Soldiers of war and peace

Two battles - one in Vietnam, one in Madison, Wis. - marked a turning point

With young Americans fighting and dying in Iraq, this might not seem the best time to publish a long book on the Vietnam War. Arguments about "quagmire" and all that.

Or maybe it is. If not for the political lessons, which are many and varied, then for the stories of what it means to send soldiers into harm's way and what that decision does to so many others for years to come.

Nineteen-sixty-eight was an awful year in United States history. In Vietnam, 6,000 US Marines at Khe Sanh were under siege for 77 days, followed by the Tet offensive, when Viet Cong and North Vietnamese troops struck targets (including the US Embassy) all across what then was South Vietnam. Six weeks later, US Army troops massacred more than 300 Vietnamese civilians at My Lai.

At home, the assassination of Martin Luther King Jr. prompted riots in more than 100 American cities. Robert Kennedy was assassinated. Massive antiwar demonstrations and police brutality marked the Democratic National Convention in Chicago.

But in retrospect, two events occurring simultaneously in October 1967 set the stage for what was to come the following year. At the time, the connections between those events - the ambush of a US Army battalion in South Vietnam and an antiwar demonstration at the University of Wisconsin in Madison - could not have been known.

But they turned out to be historymaking. Together they were a turning point in how the US sees its place in the world and how individual Americans see their role in determining that place - the very questions that are being asked now, 36 years later.

Pulitzer Prize-winner David Maraniss has skillfully drawn together these two events and their import. At more than 500 pages, "They Marched Into Sunlight: War and Peace, Vietnam and America - October 1967" is a door stopper. But Maraniss is a great reporter and a great storyteller, leaving the reader accelerating toward the finish rather than feeling bogged down by the detail.

Like all good reporting, it's the eyewitness detail that makes the story complete and compelling. We not only move through the landscape of the campus at Madison and the jungles of the Long Nguyen Secret Zone, we inhabit the thinking processes of the protesters and the soldiers as it becomes clearer to both that things are not turning out as they had intended.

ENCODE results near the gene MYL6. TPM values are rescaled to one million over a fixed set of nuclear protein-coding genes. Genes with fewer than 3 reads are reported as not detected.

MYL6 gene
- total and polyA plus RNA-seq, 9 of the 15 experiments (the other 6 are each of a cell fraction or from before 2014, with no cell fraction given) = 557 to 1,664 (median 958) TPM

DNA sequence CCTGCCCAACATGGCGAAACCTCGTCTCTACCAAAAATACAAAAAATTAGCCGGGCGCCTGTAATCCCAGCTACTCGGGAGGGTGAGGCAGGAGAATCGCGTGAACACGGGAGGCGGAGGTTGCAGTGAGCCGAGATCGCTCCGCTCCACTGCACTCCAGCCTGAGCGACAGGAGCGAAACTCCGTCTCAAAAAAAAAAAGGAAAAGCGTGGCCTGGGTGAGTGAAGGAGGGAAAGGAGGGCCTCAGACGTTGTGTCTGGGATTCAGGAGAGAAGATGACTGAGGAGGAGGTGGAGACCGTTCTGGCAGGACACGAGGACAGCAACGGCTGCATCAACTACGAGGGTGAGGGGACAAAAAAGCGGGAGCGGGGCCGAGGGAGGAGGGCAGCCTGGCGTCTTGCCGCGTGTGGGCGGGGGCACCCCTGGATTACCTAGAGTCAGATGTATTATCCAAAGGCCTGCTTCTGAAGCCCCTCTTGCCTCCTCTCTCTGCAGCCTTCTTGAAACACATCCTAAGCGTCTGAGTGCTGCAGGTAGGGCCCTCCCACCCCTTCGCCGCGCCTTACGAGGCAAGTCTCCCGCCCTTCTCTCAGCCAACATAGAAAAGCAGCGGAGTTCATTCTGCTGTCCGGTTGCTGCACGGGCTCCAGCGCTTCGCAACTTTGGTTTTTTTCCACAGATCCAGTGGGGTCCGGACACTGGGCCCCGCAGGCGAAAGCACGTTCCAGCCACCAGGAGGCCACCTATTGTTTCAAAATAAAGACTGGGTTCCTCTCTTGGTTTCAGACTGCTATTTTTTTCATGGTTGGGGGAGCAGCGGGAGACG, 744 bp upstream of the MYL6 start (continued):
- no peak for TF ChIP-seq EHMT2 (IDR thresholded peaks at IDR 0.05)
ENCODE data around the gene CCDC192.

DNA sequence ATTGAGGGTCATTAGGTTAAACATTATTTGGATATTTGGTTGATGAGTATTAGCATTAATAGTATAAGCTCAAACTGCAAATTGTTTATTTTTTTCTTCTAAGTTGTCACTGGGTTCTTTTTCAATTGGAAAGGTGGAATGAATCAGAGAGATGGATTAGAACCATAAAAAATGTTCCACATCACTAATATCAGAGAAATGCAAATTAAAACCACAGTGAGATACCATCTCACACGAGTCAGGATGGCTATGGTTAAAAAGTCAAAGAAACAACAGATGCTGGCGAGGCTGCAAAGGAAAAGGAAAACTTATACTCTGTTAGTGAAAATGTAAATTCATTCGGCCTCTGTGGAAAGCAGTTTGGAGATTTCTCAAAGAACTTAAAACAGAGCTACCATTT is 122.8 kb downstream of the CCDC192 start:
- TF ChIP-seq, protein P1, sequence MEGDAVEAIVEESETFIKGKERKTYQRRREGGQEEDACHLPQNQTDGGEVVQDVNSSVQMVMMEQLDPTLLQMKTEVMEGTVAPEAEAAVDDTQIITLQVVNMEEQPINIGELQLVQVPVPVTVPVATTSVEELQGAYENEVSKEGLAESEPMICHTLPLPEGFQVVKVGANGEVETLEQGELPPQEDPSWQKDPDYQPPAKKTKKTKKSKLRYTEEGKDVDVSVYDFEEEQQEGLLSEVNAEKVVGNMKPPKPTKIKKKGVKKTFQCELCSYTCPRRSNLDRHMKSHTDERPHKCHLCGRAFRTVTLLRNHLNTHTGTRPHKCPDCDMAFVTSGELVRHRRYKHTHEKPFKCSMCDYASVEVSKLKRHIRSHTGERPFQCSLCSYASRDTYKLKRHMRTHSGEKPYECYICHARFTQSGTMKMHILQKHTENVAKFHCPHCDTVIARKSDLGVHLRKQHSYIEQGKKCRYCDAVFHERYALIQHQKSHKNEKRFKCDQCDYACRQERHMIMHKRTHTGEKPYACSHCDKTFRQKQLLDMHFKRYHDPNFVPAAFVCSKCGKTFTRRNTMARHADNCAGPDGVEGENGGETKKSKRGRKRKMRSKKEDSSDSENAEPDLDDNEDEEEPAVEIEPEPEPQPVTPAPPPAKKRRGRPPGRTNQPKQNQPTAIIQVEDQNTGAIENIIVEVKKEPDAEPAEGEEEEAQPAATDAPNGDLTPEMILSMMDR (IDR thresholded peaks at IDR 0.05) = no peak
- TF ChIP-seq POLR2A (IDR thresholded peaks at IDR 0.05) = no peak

Some 44 miles northwest of Saigon, the "Black Lions" battalion of the 1st Infantry Division is sent on a "search and destroy" mission - the kind of thing commanding Gen. William Westmoreland thought was the way to win a war that had already gone on for three years and cost some 13,000 American lives.

But it turns out that the Americans themselves walked into a hellacious trap. From bunkers and treetops, enemy fire pinned them down, killing many, including the battalion commander. "I was scared to death," one soldier told his parents on a tape he later sent home to Ohio. "It was hell, you know."

Within hours, US military officials were inventing enemy body counts, spinning what everybody there knew had been a battlefield disaster into some kind of victory.

Meanwhile, half a world away and at the same time, students at the University of Wisconsin in Madison were organizing a protest against on-campus corporate recruiters from Dow Chemical Co. - makers of napalm.

The demonstration started out as a sit-in meant to block access to the Dow recruiters, but it ended up in a swirl of tear gas and flailing police clubs. When it was over, 47 students and 19 officers had been taken to the hospital. Among the most tragic characters were university administrators who, like many Americans by then, questioned the war but felt obliged to keep an open campus.

It's hard to know which of the two events is more important to history or affecting in the telling - the warriors' battle or the war-resistors' demonstration. (For the record, I'm a Vietnam combat veteran later involved with Vietnam Veterans Against the War, so they're both of great interest to me.)

To his credit, Maraniss does not favor either side in his presentation of events. He interviewed virtually everybody involved (including Viet Cong commanders), combed the official records and news reports of the day, and laid out in great detail the disposition of forces and flow of the two battles.

The book includes helpful maps, but no photographs, a peculiar omission considering the number of snapshots and news photos that must have been available to the publisher.

Those two events in October 1967 marked the midpoint, not the end, of the war in Vietnam. It was to go on for another four years and take another 45,000 American lives. This is a book to ponder as the United States finds itself in another war with murky goals and elusive opponents.

Monitor staff writer Brad Knickerbocker was a US Navy combat pilot in Vietnam.

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